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The Utilization and Costs of Grade D USPSTF Services in Medicare, 2007-2016.

  • Author(s): Oronce, Carlos Irwin A
  • Fendrick, A Mark
  • Ladapo, Joseph A
  • Sarkisian, Catherine
  • Mafi, John N
  • et al.
Abstract

Background

Low-value care, or patient care that offers no net benefit in specific clinical scenarios, is costly and often associated with patient harm. The US Preventive Services Task Force (USPSTF) Grade D recommendations represent one of the most scientifically sound and frequently delivered groups of low-value services, but a more contemporary measurement of the utilization and spending for Grade D services beyond the small number of previously studied measures is needed.

Objective

To estimate utilization and costs of seven USPSTF Grade D services among US Medicare beneficiaries.

Design

We conducted a cross-sectional study of data from the National Ambulatory Medical Care Survey (NAMCS) from 2007 to 2016 to identify instances of Grade D services.

Setting/participants

NAMCS is a nationally representative survey of US ambulatory visits at non-federal and non-hospital-based offices that uses a multistage probability sampling design. We included all visits by Medicare enrollees, which included traditional fee-for-service, Medicare Advantage, supplemental coverage, and dual-eligible Medicare-Medicaid enrollees.

Main measures

We measured annual utilization of seven Grade D services among adult Medicare patients, using inclusion and exclusion criteria from prior studies and the USPSTF recommendations. We calculated annual costs by multiplying annual utilization counts by mean per-unit costs of services using publicly available sources.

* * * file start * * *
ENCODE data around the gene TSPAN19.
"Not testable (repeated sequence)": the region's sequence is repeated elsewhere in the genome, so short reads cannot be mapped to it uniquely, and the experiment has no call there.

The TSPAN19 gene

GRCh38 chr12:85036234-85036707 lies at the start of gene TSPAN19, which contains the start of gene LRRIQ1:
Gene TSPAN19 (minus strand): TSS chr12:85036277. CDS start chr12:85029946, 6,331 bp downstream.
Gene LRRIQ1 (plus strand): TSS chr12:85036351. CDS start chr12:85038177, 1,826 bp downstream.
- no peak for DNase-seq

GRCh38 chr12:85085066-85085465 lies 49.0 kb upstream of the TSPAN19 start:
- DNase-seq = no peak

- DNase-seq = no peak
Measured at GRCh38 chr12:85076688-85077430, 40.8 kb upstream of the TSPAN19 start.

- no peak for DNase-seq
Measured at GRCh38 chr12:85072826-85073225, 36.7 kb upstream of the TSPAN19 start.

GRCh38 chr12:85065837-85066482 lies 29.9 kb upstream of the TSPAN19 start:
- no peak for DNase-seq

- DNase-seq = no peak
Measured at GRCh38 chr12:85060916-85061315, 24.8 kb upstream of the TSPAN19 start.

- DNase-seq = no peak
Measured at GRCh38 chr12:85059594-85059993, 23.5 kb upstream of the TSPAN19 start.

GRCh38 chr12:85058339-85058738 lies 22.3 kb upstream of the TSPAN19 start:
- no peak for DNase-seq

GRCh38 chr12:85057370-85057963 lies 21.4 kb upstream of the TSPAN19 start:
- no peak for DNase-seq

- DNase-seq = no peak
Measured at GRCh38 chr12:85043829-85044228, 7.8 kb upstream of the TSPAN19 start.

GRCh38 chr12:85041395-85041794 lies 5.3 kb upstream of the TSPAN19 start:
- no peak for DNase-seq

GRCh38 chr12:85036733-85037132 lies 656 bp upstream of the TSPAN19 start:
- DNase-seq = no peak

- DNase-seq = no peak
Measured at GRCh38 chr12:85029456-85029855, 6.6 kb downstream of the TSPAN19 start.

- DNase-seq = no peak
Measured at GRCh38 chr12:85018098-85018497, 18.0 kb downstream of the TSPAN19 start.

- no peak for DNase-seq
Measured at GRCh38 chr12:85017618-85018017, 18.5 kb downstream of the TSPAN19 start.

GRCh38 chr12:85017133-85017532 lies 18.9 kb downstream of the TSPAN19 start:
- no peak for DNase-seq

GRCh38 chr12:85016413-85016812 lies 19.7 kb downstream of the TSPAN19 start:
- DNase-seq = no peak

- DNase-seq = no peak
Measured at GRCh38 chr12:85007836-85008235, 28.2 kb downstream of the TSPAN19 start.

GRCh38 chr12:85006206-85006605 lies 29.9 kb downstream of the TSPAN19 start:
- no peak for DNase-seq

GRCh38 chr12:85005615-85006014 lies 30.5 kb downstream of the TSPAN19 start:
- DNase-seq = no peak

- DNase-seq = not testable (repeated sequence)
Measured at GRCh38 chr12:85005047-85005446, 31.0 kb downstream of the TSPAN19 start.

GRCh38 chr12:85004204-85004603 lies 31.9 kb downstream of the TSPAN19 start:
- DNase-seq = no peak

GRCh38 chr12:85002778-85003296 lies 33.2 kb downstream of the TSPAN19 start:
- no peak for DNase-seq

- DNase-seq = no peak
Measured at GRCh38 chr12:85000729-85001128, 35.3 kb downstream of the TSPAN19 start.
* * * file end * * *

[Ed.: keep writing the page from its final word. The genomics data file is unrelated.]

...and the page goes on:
Key results

During the study period, we identified 95,121 unweighted Medicare patient visits, representing approximately 2.4 billion visits. Each year, these seven Grade D services were utilized 31.1 million times for Medicare beneficiaries and cost $477,891,886. Three services-screening for asymptomatic bacteriuria, vitamin D supplements for fracture prevention, and colorectal cancer screening for adults over 85 years-comprised $322,382,772, or two-thirds of the annual costs of the Grade D services measured in this study.

Conclusions

US Medicare beneficiaries frequently received a group of rigorously defined and costly low-value preventive services. Spending on low-value preventive care concentrated among a small subset of measures, representing important opportunities to safely lower US health care spending while improving the quality of care.

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